In the face of persecution, the Quakers who came before us spoke truth to power. ‘Now that you are in power, we caution you to act justly and with mercy and to prevent the persecution of innocent people’*. Oppression diminishes us all.

Over the past eight years, particularly, we have seen how the policies of government have led to a re-orientation of structures, powers and resources to empower and enrich those who already have economic wealth, at the same time disempowering and penalising those who are without

In honouring the creed of competition, we have seen how the safety net of the Welfare State has been unravelled, thread by thread, leaving our neighbours who are hit by ‘the contingencies of life’ to fall without the ‘tender hand’ of support. The fruits of this creed are manifest.

We have seen our friends and neighbours with disabilities stigmatised and denied the support once freely given; people coerced by hunger into the charitable arms of food banks; those in mental anguish struggling to navigate tracts of bureaucracy for the means to survive, only to fail and die alone and in distress; people sleeping in doorways speaking of being ‘invisible’ and dehumanised and children exposed to the brutality of poverty.

We declare that we are against these actions. They visit violence and havoc on people’s bodies and minds at times of their greatest need. We give testimony and witness that we are against the narrative that lies behind it; that encourages our neighbours to be seen as ‘Other’, persecuted and cast-off. We hold that we can afford to care.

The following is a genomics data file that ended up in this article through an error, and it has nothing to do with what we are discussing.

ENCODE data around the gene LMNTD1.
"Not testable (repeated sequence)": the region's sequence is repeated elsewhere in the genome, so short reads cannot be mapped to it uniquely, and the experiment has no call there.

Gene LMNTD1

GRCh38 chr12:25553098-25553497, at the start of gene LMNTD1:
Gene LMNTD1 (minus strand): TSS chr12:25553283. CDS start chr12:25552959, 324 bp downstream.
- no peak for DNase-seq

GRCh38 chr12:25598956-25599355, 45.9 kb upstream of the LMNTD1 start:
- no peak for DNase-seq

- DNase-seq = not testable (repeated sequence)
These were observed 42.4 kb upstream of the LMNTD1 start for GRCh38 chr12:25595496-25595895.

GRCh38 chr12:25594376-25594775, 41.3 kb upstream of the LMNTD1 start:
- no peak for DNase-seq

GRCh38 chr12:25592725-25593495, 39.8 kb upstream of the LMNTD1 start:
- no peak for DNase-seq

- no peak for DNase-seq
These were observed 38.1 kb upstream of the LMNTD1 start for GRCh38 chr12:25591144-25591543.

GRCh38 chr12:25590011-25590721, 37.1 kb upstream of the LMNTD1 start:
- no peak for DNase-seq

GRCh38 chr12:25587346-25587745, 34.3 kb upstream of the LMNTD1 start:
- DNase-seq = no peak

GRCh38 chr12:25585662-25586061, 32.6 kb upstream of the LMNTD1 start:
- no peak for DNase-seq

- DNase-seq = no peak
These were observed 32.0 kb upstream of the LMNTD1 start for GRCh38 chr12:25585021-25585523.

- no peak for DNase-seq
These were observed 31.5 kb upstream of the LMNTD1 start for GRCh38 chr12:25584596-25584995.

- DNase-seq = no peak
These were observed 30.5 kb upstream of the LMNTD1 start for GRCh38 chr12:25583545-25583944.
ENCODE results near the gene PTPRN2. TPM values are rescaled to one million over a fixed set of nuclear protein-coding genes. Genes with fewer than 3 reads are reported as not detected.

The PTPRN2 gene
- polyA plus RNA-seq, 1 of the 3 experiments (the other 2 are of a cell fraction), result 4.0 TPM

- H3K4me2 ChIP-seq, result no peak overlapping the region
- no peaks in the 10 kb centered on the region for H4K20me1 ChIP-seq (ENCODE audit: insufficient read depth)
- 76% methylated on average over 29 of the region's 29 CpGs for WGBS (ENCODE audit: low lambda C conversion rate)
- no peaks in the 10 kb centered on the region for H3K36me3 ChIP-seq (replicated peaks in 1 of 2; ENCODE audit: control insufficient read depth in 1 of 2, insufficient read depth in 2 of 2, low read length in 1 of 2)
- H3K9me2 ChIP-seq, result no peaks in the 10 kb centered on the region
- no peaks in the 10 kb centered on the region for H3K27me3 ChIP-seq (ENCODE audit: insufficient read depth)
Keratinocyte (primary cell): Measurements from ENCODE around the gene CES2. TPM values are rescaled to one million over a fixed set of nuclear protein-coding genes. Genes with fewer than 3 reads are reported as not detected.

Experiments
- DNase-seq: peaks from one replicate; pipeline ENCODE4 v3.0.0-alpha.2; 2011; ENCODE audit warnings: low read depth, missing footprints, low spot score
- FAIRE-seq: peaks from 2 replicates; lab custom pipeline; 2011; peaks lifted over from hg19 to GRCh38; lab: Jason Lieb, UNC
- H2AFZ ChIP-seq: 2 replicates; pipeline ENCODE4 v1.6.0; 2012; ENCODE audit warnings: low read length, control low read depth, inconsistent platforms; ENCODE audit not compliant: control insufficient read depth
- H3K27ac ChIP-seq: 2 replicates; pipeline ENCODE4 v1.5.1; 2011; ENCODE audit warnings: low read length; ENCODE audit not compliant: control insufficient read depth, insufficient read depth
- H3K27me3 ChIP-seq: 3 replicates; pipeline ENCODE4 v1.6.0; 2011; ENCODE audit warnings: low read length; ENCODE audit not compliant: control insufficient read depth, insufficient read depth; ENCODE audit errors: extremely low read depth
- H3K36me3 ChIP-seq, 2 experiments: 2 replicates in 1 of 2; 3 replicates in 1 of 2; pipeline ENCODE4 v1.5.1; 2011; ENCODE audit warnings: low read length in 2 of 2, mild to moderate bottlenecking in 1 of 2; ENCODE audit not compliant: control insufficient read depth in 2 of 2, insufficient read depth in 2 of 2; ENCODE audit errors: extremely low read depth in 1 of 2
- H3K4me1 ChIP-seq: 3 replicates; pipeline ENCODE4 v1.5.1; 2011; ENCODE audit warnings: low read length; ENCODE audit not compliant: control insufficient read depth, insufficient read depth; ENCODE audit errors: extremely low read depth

We follow those things that make for peace and unity
We are a peaceable people and we are concerned for the good of all. We follow those things that make for peace and unity. However, we feel disquiet and ‘dis-ease’ when competition is cast as the defining characteristic of human relationships as it fosters the selfish part of the human condition and sets one against another. All of us are harmed when society is organised in this way. When the whole public realm and common good is not safeguarded and renewed, social and economic injustices usher in unrest and peace is undone.

The vision we hold
We look to the renewal of the way our society is organised. The economy should serve the common good of all, recognise the fundamental of equality and seek to secure the enhancement of all life.

In holding true to this vision, we desire that those who govern us work for the birth of an economy that embraces the ‘Ten Principles for a New Economy*’. One principle lays the foundations for a tax system that redistributes from richer to poorer. We value the payment of tax to provide resources for our neighbour, as it manifests our relationship of mutual support and enables participation in community life. We hold that such a New Economy will help foster the creative renewal of our society and ensure that the original purposes of the Welfare State are safeguarded. This would once again embody the truth that there is that of God in each of us and that we can afford to care.

Drafted by the For Equality and the Common Good ”Ride” for Welfare Group – Kendal and Sedbergh Area Meeting

*Ten Principles for the New Economy www.quaker.org.uk/our-work/economic-justice/new-economy